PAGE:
Three weeks ago we spent five days in Chefchaouen, Morocco. It was… an experience. We arrived off the ferry from Algeciras late at night, after spending forty minutes waiting for the customs man to stamp our passports (we had been the only people not to get them stamped during the two hour voyage, oops).
Luckily there was still a bus waiting to take us to Tangier. I will never forget that bus ride. We rode in air-conditioned style, the fastest thing on the road, passing hundreds of laden vans, all carrying illegal duvets down through Morocco. The bus driver drove straight down the middle of the lanes, honking and spitting at the cars in his way, until they pulled over slightly and he was free to continue down his median.
We arrived in Tangier to a chaotic medley of cars revving, angry horns blaring and people yelling, deposited on the side of the most hectic roundabout I have ever seen. While picking up our bags we were accosted by a friendly man who tried to pick them up, ushering us towards his taxi.
We were prepared for this, perhaps a little too prepared, and after a few firm no’s his smiling face vanished, and suddenly he was yelling at us, telling us to go back home, that we were racist, and he hates racists in Morocco. So, bewildered and overwhelmed we began our march into Tangiers, our backpacks heavy on our backs and my long sleeves tight on my arms in the humid heat.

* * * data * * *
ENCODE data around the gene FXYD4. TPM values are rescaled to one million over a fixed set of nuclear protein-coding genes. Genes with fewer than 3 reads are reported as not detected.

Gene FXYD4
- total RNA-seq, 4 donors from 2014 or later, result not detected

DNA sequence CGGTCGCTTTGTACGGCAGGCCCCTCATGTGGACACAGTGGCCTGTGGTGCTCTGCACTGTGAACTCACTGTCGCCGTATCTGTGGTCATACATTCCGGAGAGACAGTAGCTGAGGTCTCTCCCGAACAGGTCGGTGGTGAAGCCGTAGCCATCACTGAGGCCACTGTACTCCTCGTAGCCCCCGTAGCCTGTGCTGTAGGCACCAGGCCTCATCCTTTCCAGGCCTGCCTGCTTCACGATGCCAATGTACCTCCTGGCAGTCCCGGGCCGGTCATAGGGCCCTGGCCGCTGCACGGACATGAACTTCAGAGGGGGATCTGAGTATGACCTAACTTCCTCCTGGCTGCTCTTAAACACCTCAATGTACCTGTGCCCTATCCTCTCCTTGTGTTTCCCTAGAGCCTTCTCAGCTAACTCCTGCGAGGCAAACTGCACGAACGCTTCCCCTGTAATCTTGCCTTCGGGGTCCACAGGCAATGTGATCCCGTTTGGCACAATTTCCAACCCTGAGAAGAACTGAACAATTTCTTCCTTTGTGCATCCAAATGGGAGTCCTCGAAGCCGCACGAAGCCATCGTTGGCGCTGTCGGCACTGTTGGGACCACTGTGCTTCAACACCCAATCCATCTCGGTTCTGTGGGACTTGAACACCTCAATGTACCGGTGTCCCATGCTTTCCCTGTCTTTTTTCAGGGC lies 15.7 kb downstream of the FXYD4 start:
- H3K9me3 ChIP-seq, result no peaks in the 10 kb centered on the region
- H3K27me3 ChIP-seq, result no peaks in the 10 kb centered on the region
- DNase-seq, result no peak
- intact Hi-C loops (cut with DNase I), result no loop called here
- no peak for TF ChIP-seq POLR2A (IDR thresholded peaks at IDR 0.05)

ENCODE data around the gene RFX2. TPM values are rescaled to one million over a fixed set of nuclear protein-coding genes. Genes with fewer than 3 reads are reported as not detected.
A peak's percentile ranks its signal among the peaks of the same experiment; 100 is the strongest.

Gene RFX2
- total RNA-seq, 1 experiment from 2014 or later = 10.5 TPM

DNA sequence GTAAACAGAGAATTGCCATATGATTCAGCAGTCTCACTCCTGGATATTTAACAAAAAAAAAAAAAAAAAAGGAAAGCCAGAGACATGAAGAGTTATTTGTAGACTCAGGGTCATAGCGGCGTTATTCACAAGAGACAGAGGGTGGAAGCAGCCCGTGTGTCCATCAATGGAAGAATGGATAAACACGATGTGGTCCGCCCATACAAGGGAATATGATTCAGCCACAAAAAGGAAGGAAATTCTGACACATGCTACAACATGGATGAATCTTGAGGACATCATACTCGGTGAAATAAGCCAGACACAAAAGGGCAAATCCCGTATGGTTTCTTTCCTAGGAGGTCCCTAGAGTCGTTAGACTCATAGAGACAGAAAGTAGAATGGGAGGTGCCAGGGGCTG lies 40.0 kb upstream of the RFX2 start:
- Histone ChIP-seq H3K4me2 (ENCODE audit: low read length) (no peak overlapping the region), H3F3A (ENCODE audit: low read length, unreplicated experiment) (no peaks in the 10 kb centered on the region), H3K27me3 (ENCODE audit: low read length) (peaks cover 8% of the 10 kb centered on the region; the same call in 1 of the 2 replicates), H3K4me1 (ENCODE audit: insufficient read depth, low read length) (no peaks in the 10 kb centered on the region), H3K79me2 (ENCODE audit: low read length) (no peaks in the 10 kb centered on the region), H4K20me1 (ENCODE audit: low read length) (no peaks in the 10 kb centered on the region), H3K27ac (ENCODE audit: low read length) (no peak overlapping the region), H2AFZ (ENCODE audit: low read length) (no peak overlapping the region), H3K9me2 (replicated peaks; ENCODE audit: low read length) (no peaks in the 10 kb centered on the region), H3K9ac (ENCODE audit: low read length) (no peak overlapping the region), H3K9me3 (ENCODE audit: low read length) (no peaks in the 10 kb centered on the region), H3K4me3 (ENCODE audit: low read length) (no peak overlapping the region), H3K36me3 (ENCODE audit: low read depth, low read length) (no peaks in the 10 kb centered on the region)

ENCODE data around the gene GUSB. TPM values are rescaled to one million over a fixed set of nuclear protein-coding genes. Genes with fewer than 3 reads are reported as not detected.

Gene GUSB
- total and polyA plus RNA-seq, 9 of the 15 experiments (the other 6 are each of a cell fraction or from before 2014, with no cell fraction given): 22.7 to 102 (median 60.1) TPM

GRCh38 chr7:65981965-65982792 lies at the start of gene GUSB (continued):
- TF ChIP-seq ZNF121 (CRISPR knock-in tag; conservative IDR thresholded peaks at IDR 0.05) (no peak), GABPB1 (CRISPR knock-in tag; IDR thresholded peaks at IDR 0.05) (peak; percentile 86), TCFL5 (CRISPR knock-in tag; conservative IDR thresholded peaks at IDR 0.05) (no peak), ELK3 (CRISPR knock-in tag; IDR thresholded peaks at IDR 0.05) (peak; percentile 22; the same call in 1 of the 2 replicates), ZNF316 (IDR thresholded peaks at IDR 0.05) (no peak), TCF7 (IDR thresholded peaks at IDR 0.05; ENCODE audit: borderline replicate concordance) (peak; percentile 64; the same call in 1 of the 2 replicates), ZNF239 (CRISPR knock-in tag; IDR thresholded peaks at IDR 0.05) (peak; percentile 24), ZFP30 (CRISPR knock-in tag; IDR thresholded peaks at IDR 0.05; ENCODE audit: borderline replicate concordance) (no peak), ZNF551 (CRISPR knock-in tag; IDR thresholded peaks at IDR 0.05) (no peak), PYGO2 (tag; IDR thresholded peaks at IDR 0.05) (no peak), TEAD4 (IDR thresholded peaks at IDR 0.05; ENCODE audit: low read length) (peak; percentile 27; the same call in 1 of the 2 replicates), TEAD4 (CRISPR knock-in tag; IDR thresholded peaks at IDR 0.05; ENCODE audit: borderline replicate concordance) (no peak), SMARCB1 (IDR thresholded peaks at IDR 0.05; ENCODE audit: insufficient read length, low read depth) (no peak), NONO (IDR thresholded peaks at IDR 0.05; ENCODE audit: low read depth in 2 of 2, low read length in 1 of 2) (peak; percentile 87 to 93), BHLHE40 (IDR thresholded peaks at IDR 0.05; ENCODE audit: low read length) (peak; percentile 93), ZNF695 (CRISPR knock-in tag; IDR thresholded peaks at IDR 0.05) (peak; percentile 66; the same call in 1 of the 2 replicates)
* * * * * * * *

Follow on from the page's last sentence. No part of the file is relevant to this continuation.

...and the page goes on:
The next day we took a grand taxi down to Chefchaouen, travelling in luxury and admiring the harsh, brown landscape rising into mountains, all while driving 140 kms around donkey ridden corners. I’m just glad I made it back from Morocco with my nails intact!
But we made it, and we arrived in the blue mountain village in the early afternoon. The car was flagged down by a local, who offered to show us the medina and the mosque. We waved him away, certain that we could find it ourselves and unwilling to commit to anything before at least stepping out of that car.
The driver continued on, around a corner, up two streets and around a roundabout, and we deposited ourselves on the pavement, shaky and more than a little nauseous. We managed to wrangle our change from the driver, and were just straightening up and looking around, when we were accosted again. By the same man! Who had by all accounts and purposes just sprinted up at least 800 metres after our car, and who now was smiling and not in the least bit puffed.
He took us up and through the labyrinth of blue that is the Chefchaouen medina, through the goats and markets and spices, and finally we found a hostel willing to let us sleep on their roof terrace for only 35 dirham a night.
The blue walls were amazing, and the food was unbelievably cheap, though we ordered with caution. My favourite parts were the spice bags, and the blue walls, the colours were so beautifully vibrant.
And my least favourite part? Maybe the flea bites from our rooftop terrace bed – I still have the marks!